Multiple Sclerosis Centers of Excellence
Competition Brings Out the Best in Me
Judy Overholt -- Myrtle Beach, SC
I retired from the US Air Force after 20 years of service and sometimes I miss it. I enjoyed meeting new people, learning new things, seeing exciting places, and being challenged to be the best I could be. I left the military to spend more time with my young daughter and husband, but I never forgot the camaraderie I felt when I was surrounded by my fellow Veterans.
I experienced my first MS symptoms while in the military but wasn’t officially diagnosed until after my retirement. I had horrible pain in my feet and doctors removed several nerves from my feet to help alleviate the pain. Unfortunately, the surgery didn’t help and the pain persisted. I went back to the hospital a few times, but they couldn’t find anything wrong and told me it was in my head. I knew the pain wasn’t in my head but there was nothing I could do or say to convince them otherwise.
After my military retirement, I went to a civilian doctor to discuss the pain as it wasn’t getting better and I had a few other health issues that didn’t seem right. The doctor performed a spinal tap and MRI to see if he could find out what was wrong. The results from the procedures showed that I had MS. Although it was difficult to learn that I had MS, it was also a relief to know that what I was feeling and experiencing was not in my head. I didn’t like what was happening to my body, but to be able to put a name to it was a relief.
I was already retired when I discovered I had MS, so life didn’t really change much. I had been experiencing symptoms for years and was making adjustments as needed. I started attending an MS support group which allowed me to meet people who were going through the same things I was. To be able to talk to someone that could relate to what I was going through was very therapeutic. One of the support group attendees told me about the National Veterans Wheelchair Games and the more I learned about the Games the more I wanted to get involved. Sports have always been an important part of my life and to be able to continue participating in sporting events was very exciting.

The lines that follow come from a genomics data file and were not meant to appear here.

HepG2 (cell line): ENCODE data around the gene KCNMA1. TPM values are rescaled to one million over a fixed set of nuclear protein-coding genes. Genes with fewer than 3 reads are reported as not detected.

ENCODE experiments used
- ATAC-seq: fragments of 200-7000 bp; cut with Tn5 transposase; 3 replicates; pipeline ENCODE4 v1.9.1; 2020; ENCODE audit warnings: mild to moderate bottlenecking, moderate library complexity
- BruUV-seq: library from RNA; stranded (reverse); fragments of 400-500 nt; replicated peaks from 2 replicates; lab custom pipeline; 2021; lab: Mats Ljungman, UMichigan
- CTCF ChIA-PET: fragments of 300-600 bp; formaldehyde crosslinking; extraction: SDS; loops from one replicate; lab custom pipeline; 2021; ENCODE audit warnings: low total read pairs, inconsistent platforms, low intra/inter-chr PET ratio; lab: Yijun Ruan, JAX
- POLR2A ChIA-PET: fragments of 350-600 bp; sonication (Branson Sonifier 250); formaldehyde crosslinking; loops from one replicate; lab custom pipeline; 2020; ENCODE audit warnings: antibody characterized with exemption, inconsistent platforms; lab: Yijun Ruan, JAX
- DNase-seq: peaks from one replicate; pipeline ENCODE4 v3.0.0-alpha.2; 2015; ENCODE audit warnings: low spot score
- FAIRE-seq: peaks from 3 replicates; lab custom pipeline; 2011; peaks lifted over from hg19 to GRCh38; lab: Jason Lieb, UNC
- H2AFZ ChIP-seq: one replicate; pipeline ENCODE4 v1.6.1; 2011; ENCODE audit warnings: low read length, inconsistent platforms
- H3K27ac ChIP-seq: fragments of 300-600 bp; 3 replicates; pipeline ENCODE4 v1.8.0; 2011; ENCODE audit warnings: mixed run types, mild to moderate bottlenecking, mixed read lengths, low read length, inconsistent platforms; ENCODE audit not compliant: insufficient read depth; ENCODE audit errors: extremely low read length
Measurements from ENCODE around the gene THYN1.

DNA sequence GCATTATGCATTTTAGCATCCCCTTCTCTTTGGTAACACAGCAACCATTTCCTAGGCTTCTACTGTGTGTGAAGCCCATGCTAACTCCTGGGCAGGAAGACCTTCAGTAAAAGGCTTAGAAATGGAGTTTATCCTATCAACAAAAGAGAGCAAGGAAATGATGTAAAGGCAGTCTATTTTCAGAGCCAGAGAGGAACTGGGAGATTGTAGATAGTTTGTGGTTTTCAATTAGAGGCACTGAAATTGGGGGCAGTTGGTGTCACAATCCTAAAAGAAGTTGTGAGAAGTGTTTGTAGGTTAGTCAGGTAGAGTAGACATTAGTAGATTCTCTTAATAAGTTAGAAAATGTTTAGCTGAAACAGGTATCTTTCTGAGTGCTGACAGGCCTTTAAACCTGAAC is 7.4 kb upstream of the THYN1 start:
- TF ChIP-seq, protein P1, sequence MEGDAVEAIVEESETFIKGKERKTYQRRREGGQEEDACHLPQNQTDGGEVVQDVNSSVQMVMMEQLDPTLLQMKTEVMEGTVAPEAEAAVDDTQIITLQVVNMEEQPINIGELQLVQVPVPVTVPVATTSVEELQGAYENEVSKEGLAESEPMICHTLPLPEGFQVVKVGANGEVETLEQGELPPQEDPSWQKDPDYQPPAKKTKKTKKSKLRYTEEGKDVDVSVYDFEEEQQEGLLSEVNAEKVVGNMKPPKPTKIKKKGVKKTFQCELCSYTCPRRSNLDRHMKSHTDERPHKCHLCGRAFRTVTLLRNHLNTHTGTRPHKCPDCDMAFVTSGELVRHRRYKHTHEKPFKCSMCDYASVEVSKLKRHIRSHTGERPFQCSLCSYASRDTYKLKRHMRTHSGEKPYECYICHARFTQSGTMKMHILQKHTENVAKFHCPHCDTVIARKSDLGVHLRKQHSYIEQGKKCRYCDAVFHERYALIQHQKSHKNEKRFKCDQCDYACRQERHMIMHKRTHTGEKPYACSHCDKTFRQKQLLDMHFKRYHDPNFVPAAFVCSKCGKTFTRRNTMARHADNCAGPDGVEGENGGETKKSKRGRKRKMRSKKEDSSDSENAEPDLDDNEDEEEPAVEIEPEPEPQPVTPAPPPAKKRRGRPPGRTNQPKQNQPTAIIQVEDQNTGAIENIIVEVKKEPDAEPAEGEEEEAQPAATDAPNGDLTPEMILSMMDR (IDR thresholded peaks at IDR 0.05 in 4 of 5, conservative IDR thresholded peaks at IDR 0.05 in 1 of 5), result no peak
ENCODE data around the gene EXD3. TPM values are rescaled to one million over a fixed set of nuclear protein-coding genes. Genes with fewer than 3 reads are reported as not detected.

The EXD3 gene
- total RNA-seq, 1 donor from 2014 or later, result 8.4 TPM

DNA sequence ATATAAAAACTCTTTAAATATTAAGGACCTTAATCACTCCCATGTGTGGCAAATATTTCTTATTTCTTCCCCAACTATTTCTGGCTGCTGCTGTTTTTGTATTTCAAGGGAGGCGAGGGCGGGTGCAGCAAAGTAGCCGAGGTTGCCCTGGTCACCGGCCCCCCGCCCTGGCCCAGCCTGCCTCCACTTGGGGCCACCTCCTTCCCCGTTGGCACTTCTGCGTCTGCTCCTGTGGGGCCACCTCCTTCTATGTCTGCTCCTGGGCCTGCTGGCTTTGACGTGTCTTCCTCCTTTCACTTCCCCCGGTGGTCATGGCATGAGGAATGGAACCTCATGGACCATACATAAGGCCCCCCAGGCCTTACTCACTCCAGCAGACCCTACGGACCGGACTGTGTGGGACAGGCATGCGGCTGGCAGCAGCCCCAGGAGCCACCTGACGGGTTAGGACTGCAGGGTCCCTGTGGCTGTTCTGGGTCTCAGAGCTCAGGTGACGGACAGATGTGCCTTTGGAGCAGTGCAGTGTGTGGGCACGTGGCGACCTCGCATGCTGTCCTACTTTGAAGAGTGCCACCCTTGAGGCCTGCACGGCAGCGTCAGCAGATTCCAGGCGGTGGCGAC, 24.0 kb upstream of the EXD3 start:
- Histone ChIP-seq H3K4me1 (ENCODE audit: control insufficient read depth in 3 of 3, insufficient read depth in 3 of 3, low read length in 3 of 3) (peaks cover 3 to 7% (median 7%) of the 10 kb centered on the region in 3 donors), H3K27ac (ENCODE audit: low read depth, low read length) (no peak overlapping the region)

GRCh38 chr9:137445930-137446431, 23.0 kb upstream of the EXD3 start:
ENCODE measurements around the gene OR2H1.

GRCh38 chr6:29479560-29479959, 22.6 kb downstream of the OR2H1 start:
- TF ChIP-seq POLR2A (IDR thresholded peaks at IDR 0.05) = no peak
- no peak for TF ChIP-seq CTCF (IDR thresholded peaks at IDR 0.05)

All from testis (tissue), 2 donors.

I’m a member of the SE Paralyzed Veterans of America (PVA) team called “Wheels of Fire” and the first Games I competed in were in Spokane, WA in 2009. I also competed in the Games in Denver, CO, Pittsburgh, PA, and Tampa, FL and I plan to participate in all the future Games. I’ve competed in a variety of events and always try to compete in something new each year. I love stick bowling but golf is great too since you get to use an accessible golf cart and an accessible club allows you to remain in a sitting position. One year I competed in the kayaking event and it was amazing. There was no wind and the lake was like glass, allowing me to paddle the whole event myself. For the 2013 Games, I competed in bocce and won a bronze medal which was exciting. I also tried waterskiing on an accessible ski for the first time and had so much fun going around the lake I couldn’t stop smiling.
I feel like I get so much from participating in the Games, but I’m also able to give back which makes the whole experience even better. There are always attendees and volunteers at the Games who are newly diagnosed with MS. Sometimes it’s hard for people to talk about their disease and being around others who share the same symptoms and experiences is beneficial. As we spend the week together, I’m often able to help them better understand MS and realize that a diagnosis of MS doesn’t mean they have to change who they are or what they want to accomplish in life.
The Games are not about winning or even being good at sports, they are about coming together and being your best. I have MS, but I’m still able to do a lot of things and many of my limitations can be overcome with a little help and hard work. There are days that I don’t think I’m capable of something but that’s just human nature. We often create our own limitations before we even try something. Being part of the Games is an amazing experience that I hope to continue with for a very long time. I hope that more Veterans with MS get involved.
(from fall 2013 newsletter)